Living in Pennsylvania, I’ve become very familiar with the classic PA Dutch dish, “Beet Pickled Eggs”. The fuchsia hue is gorgeous, and got me thinking of other ingredients I could use to color boiled eggs, which of course brought me to: turmeric!

Adding a small cinnamon stick and star anise pod kicks up this brine’s game. I love to serve these sprinkled with “everything seasoning” for a fun appetizer, or make pickled-deviled eggs with turmeric mayo.

INGREDIENTS

~8 “9 minute” boiled eggs (or however many you can squish in a jar comfortably)
1 cup distilled white vinegar
2 cups filtered water
2 tbls. kosher salt
2 tbls. black peppercorns
1 small cinnamon stick
2 star anise pods
1 tsp. ground turmeric or 1 tbls. peeled, fresh grated turmeric

METHOD

  1. Peel the boiled eggs and set aside.

  2. Mix remaining ingredients together in a saucepan and bring to a boil, stirring to dissolve the salt. Remove from heat and let cool completely.

  3. Place eggs in a quart jar, and cover with the brine. Let sit in the fridge overnight, shaking every so often.

  4. After you serve the eggs, you can use the brine again to pickle veggies or another batch of eggs.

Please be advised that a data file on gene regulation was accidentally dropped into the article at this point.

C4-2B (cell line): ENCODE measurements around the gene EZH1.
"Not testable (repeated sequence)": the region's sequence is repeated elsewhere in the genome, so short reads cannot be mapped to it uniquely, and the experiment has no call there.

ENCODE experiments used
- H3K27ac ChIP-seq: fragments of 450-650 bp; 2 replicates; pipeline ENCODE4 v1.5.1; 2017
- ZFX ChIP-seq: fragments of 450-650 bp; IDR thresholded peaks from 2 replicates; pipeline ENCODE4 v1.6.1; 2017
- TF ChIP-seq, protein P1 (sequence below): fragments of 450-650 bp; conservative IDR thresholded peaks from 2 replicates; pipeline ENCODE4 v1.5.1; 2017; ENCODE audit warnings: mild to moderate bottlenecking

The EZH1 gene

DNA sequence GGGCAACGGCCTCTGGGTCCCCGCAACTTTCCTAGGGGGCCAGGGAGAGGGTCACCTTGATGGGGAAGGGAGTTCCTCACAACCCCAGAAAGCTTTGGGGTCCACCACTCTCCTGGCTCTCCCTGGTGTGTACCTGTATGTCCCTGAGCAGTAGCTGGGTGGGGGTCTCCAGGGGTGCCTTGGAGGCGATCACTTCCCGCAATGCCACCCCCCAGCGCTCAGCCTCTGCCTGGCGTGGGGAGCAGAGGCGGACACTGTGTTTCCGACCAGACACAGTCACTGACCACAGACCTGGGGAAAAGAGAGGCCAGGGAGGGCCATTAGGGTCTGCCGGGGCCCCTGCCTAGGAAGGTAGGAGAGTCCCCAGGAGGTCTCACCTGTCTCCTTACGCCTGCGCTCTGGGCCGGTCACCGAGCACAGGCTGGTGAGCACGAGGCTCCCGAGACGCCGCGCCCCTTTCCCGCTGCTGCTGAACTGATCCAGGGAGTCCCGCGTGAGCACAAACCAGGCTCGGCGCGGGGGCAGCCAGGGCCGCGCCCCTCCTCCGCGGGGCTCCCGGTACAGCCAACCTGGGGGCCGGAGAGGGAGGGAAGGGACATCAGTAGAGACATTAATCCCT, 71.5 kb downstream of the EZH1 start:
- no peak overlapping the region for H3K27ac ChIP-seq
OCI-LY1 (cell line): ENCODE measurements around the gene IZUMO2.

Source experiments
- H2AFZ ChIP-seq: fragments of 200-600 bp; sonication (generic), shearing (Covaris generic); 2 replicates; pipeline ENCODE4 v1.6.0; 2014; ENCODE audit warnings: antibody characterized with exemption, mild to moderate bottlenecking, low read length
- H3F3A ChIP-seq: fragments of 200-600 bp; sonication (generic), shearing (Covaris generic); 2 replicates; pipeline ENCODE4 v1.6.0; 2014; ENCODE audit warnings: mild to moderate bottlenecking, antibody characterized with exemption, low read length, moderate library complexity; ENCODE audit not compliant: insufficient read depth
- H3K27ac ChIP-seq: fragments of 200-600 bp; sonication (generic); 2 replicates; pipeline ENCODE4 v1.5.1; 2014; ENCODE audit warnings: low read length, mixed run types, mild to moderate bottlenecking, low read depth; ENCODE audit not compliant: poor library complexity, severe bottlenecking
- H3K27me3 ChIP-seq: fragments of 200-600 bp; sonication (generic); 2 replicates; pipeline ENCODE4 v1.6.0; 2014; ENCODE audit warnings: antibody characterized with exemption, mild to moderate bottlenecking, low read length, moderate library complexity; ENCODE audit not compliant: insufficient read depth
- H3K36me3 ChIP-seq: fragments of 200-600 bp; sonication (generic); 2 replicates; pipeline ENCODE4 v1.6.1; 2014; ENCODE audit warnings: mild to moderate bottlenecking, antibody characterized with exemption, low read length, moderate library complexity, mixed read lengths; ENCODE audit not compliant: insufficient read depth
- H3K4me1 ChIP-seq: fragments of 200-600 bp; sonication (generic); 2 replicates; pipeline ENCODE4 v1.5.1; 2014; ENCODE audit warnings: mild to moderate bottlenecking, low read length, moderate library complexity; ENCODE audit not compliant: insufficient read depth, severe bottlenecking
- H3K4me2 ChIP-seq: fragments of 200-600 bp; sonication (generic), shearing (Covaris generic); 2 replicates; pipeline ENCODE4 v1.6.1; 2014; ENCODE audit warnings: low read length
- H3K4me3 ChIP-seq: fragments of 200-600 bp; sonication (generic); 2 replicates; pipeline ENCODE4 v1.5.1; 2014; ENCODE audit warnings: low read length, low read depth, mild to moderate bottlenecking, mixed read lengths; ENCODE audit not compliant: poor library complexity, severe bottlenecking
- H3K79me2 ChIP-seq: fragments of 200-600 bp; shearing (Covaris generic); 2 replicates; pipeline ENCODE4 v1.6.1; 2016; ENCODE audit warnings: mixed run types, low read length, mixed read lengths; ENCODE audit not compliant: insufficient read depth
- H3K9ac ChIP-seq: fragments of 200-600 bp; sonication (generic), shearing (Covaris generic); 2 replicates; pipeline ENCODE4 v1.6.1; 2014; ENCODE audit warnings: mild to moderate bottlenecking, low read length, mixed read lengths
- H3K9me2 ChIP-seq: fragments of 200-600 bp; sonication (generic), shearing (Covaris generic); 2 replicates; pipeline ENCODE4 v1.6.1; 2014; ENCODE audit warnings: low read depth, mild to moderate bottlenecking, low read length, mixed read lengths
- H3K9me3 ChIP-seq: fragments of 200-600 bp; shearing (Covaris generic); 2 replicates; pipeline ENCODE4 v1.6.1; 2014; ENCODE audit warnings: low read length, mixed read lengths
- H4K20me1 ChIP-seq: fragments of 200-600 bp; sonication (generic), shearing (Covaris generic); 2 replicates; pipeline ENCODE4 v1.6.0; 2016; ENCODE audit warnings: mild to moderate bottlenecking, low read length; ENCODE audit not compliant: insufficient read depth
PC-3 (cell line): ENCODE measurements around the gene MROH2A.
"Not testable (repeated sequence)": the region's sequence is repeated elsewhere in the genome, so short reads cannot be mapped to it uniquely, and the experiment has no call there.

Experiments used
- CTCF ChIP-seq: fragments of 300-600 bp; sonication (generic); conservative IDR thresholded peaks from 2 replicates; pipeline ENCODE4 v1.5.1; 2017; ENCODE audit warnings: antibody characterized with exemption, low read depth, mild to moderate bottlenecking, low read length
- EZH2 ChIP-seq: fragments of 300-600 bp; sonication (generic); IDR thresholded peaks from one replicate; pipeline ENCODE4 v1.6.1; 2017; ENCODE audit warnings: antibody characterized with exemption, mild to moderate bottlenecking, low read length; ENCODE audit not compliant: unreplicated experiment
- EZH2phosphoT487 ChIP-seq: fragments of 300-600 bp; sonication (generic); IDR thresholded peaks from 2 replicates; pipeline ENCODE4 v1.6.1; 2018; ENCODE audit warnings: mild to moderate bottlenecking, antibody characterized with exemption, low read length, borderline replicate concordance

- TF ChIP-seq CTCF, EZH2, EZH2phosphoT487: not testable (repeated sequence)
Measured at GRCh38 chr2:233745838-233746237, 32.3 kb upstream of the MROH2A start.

Recycled brine for Daikon radish, carrot & celery pickles.

Recycled brine for Daikon radish, carrot & celery pickles.

Turmeric Mayonnaise or Aioli

TIME: 15 MINUTES; SERVES: 1+ CUP

Homemade mayonnaise & Aioli are other pantry staples that require hardly any time and have far superior flavor, especially if you source high-quality ingredients. A bit of turmeric creates a beautiful golden hue which is stunning alongside roasted vegetables or grilled meats. Turmeric also has incredible anti-inflammatory properties, found in the compound curcumin, so I try to incorporate a dash or two wherever I can. Black pepper boosts the absorption of curcumin, so make sure to add a few grinds as well.

Many folks choose to emulsify the oils and eggs by hand with a whisk. Even though I appreciate the art of emulsification, I choose to use an immersion blender. You can also use a handheld mixer with a whisk attachment, a food processor or standing blender.

INGREDIENTS

1 large egg yolk
1/2 cup olive oil
1/2 cup neutral oil (I use 1/4 cup avocado or high-oleic sunflower oil + 1/4 cup MCT oil)
1/2 tsp. ground turmeric
1 - 2 tsp. lemon juice or vinegar of choice
2 - 3 garlic cloves, pressed or mashed to a paste with a pinch of salt (opt.)
1 tsp. Dijon mustard (opt.)
1 - 2 tbls. cold water